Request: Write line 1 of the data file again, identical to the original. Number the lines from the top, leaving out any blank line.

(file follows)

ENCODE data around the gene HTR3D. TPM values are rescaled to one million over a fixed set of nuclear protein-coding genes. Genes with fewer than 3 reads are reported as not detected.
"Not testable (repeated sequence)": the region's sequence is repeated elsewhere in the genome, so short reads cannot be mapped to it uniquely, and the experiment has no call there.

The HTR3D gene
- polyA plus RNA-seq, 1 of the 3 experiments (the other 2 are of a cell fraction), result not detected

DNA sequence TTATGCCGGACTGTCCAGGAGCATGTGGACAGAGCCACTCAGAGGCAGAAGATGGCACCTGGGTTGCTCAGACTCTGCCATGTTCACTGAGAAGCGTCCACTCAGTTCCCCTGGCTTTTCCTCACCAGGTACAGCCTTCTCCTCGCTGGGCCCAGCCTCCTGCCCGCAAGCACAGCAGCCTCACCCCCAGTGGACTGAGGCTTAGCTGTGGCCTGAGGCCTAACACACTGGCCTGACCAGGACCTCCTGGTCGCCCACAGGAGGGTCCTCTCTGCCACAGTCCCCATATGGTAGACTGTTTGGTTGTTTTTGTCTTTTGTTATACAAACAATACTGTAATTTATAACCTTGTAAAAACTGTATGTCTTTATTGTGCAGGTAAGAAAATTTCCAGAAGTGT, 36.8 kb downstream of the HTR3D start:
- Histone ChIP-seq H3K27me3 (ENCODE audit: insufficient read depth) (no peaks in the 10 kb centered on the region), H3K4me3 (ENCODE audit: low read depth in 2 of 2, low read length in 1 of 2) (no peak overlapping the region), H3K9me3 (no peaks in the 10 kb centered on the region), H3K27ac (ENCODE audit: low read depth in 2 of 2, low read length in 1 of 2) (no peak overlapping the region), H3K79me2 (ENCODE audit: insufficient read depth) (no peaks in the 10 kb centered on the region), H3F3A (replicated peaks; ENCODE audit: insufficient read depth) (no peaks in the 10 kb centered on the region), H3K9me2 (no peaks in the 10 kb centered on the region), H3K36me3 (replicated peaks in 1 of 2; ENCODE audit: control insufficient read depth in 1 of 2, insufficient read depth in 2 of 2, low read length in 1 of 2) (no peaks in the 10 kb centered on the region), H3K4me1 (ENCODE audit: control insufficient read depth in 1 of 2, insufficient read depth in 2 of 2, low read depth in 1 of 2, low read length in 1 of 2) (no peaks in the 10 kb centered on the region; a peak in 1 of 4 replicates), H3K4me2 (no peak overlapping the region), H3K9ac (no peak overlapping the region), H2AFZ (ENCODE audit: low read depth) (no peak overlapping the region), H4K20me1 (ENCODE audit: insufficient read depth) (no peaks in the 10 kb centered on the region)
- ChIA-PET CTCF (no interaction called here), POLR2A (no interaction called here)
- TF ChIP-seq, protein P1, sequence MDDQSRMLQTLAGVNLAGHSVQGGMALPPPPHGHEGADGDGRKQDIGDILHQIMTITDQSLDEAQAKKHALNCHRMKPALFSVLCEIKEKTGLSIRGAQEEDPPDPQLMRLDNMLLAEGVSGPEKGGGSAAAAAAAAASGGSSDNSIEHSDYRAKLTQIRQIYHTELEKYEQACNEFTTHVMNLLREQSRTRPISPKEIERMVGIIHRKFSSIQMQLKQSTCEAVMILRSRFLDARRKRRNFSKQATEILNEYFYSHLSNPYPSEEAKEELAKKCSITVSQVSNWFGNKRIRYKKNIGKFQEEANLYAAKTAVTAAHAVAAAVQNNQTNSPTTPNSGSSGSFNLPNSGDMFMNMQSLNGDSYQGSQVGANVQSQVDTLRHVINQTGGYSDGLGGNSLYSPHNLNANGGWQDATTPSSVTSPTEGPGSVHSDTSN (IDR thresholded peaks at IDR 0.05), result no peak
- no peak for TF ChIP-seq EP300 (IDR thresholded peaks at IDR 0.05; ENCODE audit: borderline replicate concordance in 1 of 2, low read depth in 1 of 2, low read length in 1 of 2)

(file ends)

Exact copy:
ENCODE data around the gene HTR3D. TPM values are rescaled to one million over a fixed set of nuclear protein-coding genes. Genes with fewer than 3 reads are reported as not detected.